Of the two cameras under consideration, the Panasonic LX10 features an one-inch sensor and the Sony A5100 an APS-C sensor. The sensor area in the A5100 is 216 percent bigger. As a result of these sensor size differences, the cameras have a format factor of, respectively, 2.7 and 1.5. Both cameras have a native aspect ratio (sensor width to sensor height) of 3:2. The LX10 has the particularity of featuring a switch that allows to toggle between multiple aspect ratios, while maintaining the same field of view and full image resolution.
With 24MP, the A5100 offers a higher resolution than the LX10 (20MP), but the A5100 nevertheless has larger individual pixels (pixel pitch of 3.91μm versus 2.41μm for the LX10) due to its larger sensor. However, the LX10 is a much more recent model (by 2 years and 1 month) than the A5100, and its sensor will have benefitted from technological advances during this time that enhance the light gathering capacity of its pixel-units.
The resolution advantage of the Sony A5100 implies greater flexibility for cropping images or the possibility to print larger pictures. The maximum print size of the A5100 for good quality output (200 dots per inch) amounts to 30 x 20 inches or 76.2 x 50.8 cm, for very good quality (250 dpi) 24 x 16 inches or 61 x 40.6 cm, and for excellent quality (300 dpi) 20 x 13.3 inches or 50.8 x 33.9 cm. The corresponding values for the Panasonic LX10 are 27.4 x 18.2 inches or 69.5 x 46.3 cm for good quality, 21.9 x 14.6 inches or 55.6 x 37.1 cm for very good quality, and 18.2 x 12.2 inches or 46.3 x 30.9 cm for excellent quality prints.
The A5100 has on-sensor phase detect pixels, which results in fast and reliable autofocus acquisition even during live view operation.
The Panasonic Lumix DMC-LX10 has a native sensitivity range from ISO 125 to ISO 12800, which can be extended to ISO 80-25600. The corresponding ISO settings for the Sony Alpha A5100 are ISO 100 to ISO 25600 (no boost).
For many cameras, data on sensor performance has been reported by DXO Mark. This service assesses and scores the color depth ("DXO Portrait"), dynamic range ("DXO Landscape"), and low-light sensitivity ("DXO Sports") of camera sensors, and also publishes an overall camera score. The table below summarizes the physical sensor characteristics and sensor quality findings and compares them across a set of similar cameras.
|3.||Canon G7 X Mark II||1-inch||20.0||5472||3648||1080/60p||..||..||..||..|
|4.||Canon G5 X||1-inch||20.0||5472||3648||1080/60p||..||..||..||..|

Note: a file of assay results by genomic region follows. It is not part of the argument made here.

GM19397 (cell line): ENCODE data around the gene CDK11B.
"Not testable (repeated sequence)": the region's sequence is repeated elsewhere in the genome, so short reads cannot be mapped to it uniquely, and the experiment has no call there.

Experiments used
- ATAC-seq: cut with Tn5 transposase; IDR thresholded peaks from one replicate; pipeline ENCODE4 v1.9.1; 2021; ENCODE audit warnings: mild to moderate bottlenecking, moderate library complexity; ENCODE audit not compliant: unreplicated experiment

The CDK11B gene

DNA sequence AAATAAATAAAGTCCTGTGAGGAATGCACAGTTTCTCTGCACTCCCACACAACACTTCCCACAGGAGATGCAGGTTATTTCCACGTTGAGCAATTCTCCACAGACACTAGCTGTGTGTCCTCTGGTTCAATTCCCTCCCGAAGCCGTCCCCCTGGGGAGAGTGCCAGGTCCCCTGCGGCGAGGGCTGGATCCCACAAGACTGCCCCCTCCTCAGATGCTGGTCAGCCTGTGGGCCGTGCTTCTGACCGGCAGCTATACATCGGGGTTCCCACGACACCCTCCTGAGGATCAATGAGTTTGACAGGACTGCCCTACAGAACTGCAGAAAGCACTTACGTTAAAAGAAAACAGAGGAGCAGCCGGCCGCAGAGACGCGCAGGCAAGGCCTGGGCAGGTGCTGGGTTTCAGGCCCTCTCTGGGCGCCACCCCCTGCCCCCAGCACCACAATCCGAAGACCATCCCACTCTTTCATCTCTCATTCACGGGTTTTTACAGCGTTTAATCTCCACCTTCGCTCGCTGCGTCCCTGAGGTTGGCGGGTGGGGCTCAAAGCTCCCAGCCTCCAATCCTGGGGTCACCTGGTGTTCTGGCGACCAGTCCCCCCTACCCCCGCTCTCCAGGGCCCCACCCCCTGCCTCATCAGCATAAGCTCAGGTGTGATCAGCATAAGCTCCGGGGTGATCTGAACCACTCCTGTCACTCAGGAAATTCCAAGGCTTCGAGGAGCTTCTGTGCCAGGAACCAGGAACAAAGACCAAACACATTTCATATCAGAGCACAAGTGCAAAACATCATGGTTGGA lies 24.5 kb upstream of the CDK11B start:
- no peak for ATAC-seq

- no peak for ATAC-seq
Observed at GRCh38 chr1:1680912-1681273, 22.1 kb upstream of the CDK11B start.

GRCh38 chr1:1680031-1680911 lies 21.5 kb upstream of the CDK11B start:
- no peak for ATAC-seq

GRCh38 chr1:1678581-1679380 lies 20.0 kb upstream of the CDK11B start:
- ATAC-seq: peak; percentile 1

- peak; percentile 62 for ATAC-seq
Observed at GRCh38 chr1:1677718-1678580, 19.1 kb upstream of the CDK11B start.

|5.||Canon G7 X||1-inch||20.0||5472||3648||1080/60p||23.0||12.7||556||71|
|10.||Sony RX100 IV||1-inch||20.0||5472||3648||4K/30p||22.8||12.6||591||70|
|13.||Sony RX100 III||1-inch||20.0||5472||3648||1080/60p||22.4||12.3||495||67|
|16.||Sony RX100 II||1-inch||20.0||5472||3648||1080/60p||22.5||12.4||483||67|
Many modern cameras are not only capable of taking still images, but can also record movies. Both cameras under consideration have a sensor with sufficiently fast read-out times for moving pictures, but the LX10 provides a higher video resolution than the A5100. It can shoot video footage at 4K/30p, while the Sony is limited to 1080/60p.
Apart from body and sensor, cameras can and do differ across a variety of features. The LX10 and the A5100 are similar in the sense that neither of the two has a viewfinder. The images are, thus, framed using live view on the rear LCD. The adjacent table lists some of the other core features of the Panasonic LX10 and Sony A5100 along with similar information for a selection of comparators.
|1.||Panasonic LX10||none||n||3.0 / 1040||tilting||Y||1/4000s||10.0||Y||Y|
|2.||Sony A5100||none||n||3.0 / 922||tilting||Y||1/4000s||6.0||Y||n|
|3.||Canon G7 X Mark II||none||n||3.0 / 1040||tilting||Y||1/2000s||8.0||Y||Y|
|4.||Canon G5 X||2360||n||3.0 / 1040||swivel||Y||1/2000s||5.9||Y||Y|
|5.||Canon G7 X||none||n||3.0 / 1040||tilting||Y||1/2000s||6.5||Y||Y|
|6.||Panasonic ZS200||2330||n||3.0 / 1240||fixed||Y||1/2000s||10.0||Y||Y|
|7.||Panasonic ZS70||1166||n||3.0 / 1040||tilting||Y||1/2000s||10.0||Y||Y|
|8.||Panasonic ZS100||1166||n||3.0 / 1040||fixed||Y||1/2000s||10.0||Y||Y|
|9.||Panasonic LX7||optional||n||3.0 / 920||fixed||n||1/4000s||11.0||Y||Y|
|10.||Sony RX100 IV||2359||n||3.0 / 1228||tilting||n||1/2000s||16.0||Y||Y|
|11.||Sony A5000||none||n||3.0 / 461||tilting||n||1/4000s||3.5||Y||n|
|12.||Sony A6000||1440||n||3.0 / 922||tilting||n||1/4000s||11.0||Y||n|
|13.||Sony RX100 III||1440||n||3.0 / 1229||tilting||n||1/2000s||10.0||Y||Y|
|14.||Sony A3000||202||n||3.0 / 230||fixed||n||1/4000s||2.5||Y||n|
|15.||Sony NEX-3N||optional||n||3.0 / 460||tilting||n||1/4000s||4.0||Y||n|
|16.||Sony RX100 II||optional||n||3.0 / 1229||tilting||n||1/2000s||10.0||Y||Y|
|17.||Sony NEX-3||optional||n||3.0 / 920||tilting||n||1/4000s||7.0||n||n|
The reported shutter speed information refers to the use of the mechanical shutter. Yet, some cameras only have an electronic shutter, while others have an electronic shutter in addition to a mechanical one. In fact, the LX10 is one of those camera that have an additional electronic shutter, which makes completely silent shooting possible. However, this mode is less suitable for photographing moving objects (risk of rolling shutter) or shooting under artificial light sources (risk of flickering).